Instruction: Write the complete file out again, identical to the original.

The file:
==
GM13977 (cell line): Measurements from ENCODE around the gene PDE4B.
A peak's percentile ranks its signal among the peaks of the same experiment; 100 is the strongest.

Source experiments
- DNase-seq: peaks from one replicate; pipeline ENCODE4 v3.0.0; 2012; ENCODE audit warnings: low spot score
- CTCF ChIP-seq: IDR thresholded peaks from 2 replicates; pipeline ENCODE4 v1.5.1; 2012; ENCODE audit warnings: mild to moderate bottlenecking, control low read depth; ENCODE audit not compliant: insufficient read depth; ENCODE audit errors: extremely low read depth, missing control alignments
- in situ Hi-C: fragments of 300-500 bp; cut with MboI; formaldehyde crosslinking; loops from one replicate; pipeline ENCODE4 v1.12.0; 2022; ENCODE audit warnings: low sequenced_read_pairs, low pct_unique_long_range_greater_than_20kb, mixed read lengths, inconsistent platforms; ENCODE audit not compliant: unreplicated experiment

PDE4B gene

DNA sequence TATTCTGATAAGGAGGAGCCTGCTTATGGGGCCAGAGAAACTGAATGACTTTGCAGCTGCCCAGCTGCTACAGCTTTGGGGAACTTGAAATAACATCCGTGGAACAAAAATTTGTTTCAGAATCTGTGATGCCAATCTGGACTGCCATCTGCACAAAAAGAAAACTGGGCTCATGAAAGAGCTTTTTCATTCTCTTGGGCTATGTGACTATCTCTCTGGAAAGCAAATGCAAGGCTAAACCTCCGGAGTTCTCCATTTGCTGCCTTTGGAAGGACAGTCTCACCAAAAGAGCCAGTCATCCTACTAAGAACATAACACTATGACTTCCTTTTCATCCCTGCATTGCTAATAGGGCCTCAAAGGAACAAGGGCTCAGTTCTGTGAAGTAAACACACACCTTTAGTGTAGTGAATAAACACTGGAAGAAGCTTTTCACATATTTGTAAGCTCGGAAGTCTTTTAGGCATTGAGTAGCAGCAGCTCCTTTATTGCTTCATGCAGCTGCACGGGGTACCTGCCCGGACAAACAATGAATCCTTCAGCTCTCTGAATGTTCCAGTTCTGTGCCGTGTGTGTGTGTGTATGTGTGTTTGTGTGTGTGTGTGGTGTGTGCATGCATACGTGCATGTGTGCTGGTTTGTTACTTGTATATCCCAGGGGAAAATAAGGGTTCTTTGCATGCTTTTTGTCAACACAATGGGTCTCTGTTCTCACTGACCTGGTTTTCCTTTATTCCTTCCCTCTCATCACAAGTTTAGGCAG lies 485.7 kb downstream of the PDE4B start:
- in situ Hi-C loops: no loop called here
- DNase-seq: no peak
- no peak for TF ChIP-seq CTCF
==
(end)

GM13977 (cell line): Measurements from ENCODE around the gene PDE4B.
A peak's percentile ranks its signal among the peaks of the same experiment; 100 is the strongest.

Source experiments
- DNase-seq: peaks from one replicate; pipeline ENCODE4 v3.0.0; 2012; ENCODE audit warnings: low spot score
- CTCF ChIP-seq: IDR thresholded peaks from 2 replicates; pipeline ENCODE4 v1.5.1; 2012; ENCODE audit warnings: mild to moderate bottlenecking, control low read depth; ENCODE audit not compliant: insufficient read depth; ENCODE audit errors: extremely low read depth, missing control alignments
- in situ Hi-C: fragments of 300-500 bp; cut with MboI; formaldehyde crosslinking; loops from one replicate; pipeline ENCODE4 v1.12.0; 2022; ENCODE audit warnings: low sequenced_read_pairs, low pct_unique_long_range_greater_than_20kb, mixed read lengths, inconsistent platforms; ENCODE audit not compliant: unreplicated experiment

PDE4B gene

DNA sequence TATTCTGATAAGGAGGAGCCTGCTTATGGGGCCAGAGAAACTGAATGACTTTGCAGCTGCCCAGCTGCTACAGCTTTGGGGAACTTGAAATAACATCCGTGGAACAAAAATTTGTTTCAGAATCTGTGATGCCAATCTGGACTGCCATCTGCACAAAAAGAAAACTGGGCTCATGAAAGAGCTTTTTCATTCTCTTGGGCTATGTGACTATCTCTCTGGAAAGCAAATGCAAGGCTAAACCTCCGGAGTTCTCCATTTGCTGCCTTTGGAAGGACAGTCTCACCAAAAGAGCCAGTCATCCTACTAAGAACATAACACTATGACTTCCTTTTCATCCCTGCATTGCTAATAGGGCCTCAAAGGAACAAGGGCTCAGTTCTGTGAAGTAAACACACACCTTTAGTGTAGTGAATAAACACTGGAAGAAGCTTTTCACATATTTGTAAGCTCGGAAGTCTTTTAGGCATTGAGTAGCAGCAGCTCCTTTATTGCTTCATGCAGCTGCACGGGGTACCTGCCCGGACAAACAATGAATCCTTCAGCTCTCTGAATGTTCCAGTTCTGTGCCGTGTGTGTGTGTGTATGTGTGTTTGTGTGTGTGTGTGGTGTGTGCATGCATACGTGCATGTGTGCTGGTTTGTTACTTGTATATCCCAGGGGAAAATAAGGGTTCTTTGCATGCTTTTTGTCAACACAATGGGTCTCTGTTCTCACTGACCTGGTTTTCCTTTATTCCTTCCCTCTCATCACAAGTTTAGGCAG lies 485.7 kb downstream of the PDE4B start:
- in situ Hi-C loops: no loop called here
- DNase-seq: no peak
- no peak for TF ChIP-seq CTCF